Both of these words are letterpress terms, this is a letterpress machine we use in printing, it describes the terms embossing and debossing as the pushing of paper to a level that is different to the original level of the actual paper. Both of these terms are used in offset and/or digital printing.
It’s basically done with a die and a cutter die. This would be a die and this would be the cutter die. These two things fit inside each other. The paper is actually squeezed between them and we apply heat.
The die is mounted on the platen and the cutter die is mounted on the offset platen and this machine basically sits there and opens and shuts. It is basically a clamshell type press.
Embossing is basically where you push the level of the image up above the original level of the paper so, embossing, another way to look at it will be as if you are walking along on the ground and all of a sudden you have to step up, that’s embossing.
Debossing would be when the cutter die actually pushes the image down below the original surface image on the paper. So, again, in uses of the terms, if you are walking along and all of a sudden fall in a hole, that’s debossing.
We do this by using dies. Again this is a die and this is a cutter die and that is what is going to raise or lower the image that we are using on the sheet. There are different materials that we can use for the dies. This is actually a brass die; this is by far the most durable, also the last longest. You are going to use this if you’re doing multilevel , if you are in a situation when you can be doing something over and over, or you have a long run. Brass would be the next level, and copper would be the next level down. It is less expensive, would not stand up to quite as many impressions but it is still a pretty durable type of die. The die that you can use for shorter run type things is a magnesium die. You are only going to be able to do a single level and it’s gonna be more like a one-use type of die.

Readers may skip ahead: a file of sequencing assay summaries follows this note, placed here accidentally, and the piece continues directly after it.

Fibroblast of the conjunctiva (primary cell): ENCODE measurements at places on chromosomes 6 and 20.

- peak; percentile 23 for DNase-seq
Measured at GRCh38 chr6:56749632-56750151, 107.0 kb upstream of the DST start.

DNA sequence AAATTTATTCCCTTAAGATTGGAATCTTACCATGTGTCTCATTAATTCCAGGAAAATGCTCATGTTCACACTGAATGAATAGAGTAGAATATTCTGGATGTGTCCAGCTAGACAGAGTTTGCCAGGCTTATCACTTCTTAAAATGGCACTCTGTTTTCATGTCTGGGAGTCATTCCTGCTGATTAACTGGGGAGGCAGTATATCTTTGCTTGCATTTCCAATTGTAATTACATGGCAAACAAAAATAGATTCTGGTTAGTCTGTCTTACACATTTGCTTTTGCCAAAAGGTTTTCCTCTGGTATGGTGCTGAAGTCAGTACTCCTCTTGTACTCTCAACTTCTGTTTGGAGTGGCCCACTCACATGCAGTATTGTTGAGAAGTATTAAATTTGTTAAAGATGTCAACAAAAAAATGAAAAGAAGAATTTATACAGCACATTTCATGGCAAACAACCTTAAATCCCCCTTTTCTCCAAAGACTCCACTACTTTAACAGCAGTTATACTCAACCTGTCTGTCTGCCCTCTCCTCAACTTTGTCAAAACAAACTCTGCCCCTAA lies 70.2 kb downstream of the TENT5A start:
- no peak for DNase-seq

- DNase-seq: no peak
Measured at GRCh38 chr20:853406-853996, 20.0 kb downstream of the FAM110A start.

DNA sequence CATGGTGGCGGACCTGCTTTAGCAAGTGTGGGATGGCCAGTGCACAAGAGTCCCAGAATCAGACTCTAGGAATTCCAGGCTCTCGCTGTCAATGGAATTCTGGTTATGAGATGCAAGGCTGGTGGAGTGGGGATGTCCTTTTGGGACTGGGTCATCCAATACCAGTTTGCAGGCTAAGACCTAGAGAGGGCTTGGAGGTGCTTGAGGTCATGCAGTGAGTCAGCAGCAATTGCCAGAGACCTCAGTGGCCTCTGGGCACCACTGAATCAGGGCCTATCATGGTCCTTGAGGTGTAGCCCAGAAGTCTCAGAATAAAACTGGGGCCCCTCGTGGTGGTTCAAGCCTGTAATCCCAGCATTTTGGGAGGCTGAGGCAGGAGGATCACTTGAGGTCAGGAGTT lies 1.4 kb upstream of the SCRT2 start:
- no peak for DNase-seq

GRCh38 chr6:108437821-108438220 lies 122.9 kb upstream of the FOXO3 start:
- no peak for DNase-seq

You heard me talking about multilevel and single level: Multilevel would be if you are actually trying to do a 3D image, like if you are trying to embossed somebody’s face, you want the nose to be one level, cheeks to be another, ears to be another level so you can see that 3D effect. That’s multilevel. Single level would be if we are trying to emboss just a line of type, or a logo, and we are just trying to raise it up to one level.
We also use heat in conjunction with embossing and debossing. So, basically we can iron the texture of the paper out to get more contrast between the actual original level of the paper and the emboss or deboss level.
Talking about papers, there are a couple of types of paper that we would use: You have coated and uncoated and there are some considerations that you need to use in both those papers.
On coated, it has a clay coating. You are not going to be able to emboss quite as deeply. Basically, what it means is that before you actually come through that clay coating, you got to keep it to a lower level.
On uncoated paper you can emboss much deeper, you can do more multilevel type embossing, that kind of things, so you have a lot more flexibility on uncoated or textured type paper.
Hope this helps in understanding the differences between embossing and debossing as it applies in printing. If you need any more information, you can contact us via the form.
You will find more info about paper embossing at:
- This Wikipedia article.
- This printpromotionguide.com article.